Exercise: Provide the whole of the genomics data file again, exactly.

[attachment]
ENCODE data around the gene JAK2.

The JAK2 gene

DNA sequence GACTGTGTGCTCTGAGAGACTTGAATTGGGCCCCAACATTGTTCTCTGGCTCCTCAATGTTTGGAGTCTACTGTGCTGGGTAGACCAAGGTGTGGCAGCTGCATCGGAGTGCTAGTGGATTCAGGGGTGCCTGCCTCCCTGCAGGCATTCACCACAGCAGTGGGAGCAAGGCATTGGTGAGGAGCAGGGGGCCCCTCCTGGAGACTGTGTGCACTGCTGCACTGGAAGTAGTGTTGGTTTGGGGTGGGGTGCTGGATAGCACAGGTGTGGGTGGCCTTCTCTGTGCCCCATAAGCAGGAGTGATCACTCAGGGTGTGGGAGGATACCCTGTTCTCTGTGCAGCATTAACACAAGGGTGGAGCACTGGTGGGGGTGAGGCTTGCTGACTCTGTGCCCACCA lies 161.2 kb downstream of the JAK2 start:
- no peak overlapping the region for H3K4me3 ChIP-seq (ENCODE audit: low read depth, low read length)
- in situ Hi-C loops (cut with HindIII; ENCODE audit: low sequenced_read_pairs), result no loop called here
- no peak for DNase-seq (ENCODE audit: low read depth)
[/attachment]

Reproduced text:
ENCODE data around the gene JAK2.

The JAK2 gene

DNA sequence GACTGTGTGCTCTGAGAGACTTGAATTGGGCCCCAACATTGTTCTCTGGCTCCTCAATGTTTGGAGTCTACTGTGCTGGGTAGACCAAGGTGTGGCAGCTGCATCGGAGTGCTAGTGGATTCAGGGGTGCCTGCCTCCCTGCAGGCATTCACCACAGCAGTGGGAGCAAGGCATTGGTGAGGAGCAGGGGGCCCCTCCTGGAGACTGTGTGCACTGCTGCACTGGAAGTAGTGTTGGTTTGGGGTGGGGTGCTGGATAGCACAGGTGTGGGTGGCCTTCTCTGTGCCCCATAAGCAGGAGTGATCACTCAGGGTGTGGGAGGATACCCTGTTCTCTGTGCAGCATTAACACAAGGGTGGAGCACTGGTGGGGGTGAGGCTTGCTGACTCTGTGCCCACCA lies 161.2 kb downstream of the JAK2 start:
- no peak overlapping the region for H3K4me3 ChIP-seq (ENCODE audit: low read depth, low read length)
- in situ Hi-C loops (cut with HindIII; ENCODE audit: low sequenced_read_pairs), result no loop called here
- no peak for DNase-seq (ENCODE audit: low read depth)